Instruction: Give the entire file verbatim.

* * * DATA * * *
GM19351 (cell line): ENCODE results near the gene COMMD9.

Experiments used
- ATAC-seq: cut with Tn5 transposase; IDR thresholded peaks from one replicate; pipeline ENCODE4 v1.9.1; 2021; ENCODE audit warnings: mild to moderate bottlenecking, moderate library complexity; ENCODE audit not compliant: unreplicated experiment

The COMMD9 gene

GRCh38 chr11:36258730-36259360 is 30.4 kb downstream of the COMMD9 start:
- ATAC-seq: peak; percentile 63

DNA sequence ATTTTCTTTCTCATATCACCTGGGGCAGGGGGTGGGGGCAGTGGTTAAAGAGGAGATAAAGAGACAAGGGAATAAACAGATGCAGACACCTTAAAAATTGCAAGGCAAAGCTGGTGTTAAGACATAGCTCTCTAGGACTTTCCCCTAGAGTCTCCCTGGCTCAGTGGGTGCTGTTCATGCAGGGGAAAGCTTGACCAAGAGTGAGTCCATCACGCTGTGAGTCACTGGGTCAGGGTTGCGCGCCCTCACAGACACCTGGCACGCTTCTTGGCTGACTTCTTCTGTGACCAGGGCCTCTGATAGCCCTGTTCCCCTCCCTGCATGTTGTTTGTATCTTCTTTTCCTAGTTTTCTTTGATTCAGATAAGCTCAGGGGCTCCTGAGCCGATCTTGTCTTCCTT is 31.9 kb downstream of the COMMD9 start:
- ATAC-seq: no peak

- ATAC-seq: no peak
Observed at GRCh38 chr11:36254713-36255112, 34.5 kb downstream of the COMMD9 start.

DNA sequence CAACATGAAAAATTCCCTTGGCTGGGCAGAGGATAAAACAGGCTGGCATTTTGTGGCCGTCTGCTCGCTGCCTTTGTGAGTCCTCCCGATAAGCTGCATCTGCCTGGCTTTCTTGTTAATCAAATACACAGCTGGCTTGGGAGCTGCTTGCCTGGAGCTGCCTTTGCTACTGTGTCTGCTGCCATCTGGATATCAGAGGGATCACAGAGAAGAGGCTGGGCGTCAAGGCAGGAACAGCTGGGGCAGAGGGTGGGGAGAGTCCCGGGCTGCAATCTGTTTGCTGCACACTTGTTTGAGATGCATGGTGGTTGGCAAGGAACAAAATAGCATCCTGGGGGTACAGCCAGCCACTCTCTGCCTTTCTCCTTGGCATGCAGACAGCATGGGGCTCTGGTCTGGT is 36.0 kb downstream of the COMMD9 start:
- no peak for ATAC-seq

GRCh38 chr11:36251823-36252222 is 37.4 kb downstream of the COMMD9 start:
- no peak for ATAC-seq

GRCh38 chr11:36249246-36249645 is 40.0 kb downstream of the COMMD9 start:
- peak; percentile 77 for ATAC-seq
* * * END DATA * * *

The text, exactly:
GM19351 (cell line): ENCODE results near the gene COMMD9.

Experiments used
- ATAC-seq: cut with Tn5 transposase; IDR thresholded peaks from one replicate; pipeline ENCODE4 v1.9.1; 2021; ENCODE audit warnings: mild to moderate bottlenecking, moderate library complexity; ENCODE audit not compliant: unreplicated experiment

The COMMD9 gene

GRCh38 chr11:36258730-36259360 is 30.4 kb downstream of the COMMD9 start:
- ATAC-seq: peak; percentile 63

DNA sequence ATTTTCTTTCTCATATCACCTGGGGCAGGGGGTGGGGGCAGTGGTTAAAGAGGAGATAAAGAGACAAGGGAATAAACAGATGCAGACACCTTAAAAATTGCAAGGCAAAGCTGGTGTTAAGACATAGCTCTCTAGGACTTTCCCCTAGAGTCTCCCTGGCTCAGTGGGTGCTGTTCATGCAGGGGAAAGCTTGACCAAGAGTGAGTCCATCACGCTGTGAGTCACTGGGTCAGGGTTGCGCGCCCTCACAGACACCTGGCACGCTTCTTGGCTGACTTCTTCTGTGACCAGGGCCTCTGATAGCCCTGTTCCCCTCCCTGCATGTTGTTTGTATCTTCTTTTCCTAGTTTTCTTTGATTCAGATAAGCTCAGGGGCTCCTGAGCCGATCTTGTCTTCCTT is 31.9 kb downstream of the COMMD9 start:
- ATAC-seq: no peak

- ATAC-seq: no peak
Observed at GRCh38 chr11:36254713-36255112, 34.5 kb downstream of the COMMD9 start.

DNA sequence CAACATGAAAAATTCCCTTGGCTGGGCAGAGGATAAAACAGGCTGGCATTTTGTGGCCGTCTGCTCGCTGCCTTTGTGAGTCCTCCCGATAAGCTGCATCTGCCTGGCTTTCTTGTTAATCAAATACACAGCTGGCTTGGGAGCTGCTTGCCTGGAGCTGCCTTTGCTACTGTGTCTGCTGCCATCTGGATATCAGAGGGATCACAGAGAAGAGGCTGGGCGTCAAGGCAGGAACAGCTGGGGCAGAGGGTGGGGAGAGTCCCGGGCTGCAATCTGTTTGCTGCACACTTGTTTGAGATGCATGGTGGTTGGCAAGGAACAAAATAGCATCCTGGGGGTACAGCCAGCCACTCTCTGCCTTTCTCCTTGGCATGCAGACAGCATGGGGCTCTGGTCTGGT is 36.0 kb downstream of the COMMD9 start:
- no peak for ATAC-seq

GRCh38 chr11:36251823-36252222 is 37.4 kb downstream of the COMMD9 start:
- no peak for ATAC-seq

GRCh38 chr11:36249246-36249645 is 40.0 kb downstream of the COMMD9 start:
- peak; percentile 77 for ATAC-seq